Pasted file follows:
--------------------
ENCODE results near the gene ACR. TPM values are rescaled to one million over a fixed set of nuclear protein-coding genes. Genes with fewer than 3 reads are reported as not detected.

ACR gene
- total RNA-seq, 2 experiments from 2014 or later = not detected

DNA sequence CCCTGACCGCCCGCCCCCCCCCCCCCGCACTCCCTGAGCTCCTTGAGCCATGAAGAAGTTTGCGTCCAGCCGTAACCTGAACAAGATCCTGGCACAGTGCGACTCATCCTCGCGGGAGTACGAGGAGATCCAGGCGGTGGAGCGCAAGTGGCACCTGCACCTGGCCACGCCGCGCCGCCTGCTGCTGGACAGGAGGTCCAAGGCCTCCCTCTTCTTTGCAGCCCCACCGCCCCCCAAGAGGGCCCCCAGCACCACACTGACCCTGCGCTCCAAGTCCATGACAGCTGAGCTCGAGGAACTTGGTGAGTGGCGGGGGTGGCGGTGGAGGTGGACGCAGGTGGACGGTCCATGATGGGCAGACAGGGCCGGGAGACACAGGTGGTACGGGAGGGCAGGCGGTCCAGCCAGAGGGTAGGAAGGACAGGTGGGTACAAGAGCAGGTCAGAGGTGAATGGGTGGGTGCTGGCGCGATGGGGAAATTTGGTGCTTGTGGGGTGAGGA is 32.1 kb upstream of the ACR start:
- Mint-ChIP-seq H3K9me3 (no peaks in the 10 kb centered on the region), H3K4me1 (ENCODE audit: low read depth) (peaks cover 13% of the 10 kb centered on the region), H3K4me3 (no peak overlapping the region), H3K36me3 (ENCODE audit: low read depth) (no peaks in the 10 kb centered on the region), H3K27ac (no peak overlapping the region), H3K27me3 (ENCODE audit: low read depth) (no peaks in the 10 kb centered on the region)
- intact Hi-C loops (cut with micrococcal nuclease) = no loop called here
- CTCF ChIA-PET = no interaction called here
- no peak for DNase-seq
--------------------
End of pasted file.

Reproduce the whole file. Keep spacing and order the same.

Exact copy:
ENCODE results near the gene ACR. TPM values are rescaled to one million over a fixed set of nuclear protein-coding genes. Genes with fewer than 3 reads are reported as not detected.

ACR gene
- total RNA-seq, 2 experiments from 2014 or later = not detected

DNA sequence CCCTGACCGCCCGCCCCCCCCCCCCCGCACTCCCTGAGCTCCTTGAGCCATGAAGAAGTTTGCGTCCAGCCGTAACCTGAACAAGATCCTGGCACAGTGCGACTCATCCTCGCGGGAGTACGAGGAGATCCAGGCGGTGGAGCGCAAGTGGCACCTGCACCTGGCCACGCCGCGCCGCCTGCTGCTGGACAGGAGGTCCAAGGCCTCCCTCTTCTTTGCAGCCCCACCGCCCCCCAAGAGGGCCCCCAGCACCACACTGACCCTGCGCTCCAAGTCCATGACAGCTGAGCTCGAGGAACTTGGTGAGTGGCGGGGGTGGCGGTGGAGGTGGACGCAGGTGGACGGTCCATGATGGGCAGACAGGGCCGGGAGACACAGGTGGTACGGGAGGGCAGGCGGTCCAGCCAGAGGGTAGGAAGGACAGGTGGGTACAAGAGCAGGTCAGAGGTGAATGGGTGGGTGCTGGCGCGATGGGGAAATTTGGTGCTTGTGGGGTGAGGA is 32.1 kb upstream of the ACR start:
- Mint-ChIP-seq H3K9me3 (no peaks in the 10 kb centered on the region), H3K4me1 (ENCODE audit: low read depth) (peaks cover 13% of the 10 kb centered on the region), H3K4me3 (no peak overlapping the region), H3K36me3 (ENCODE audit: low read depth) (no peaks in the 10 kb centered on the region), H3K27ac (no peak overlapping the region), H3K27me3 (ENCODE audit: low read depth) (no peaks in the 10 kb centered on the region)
- intact Hi-C loops (cut with micrococcal nuclease) = no loop called here
- CTCF ChIA-PET = no interaction called here
- no peak for DNase-seq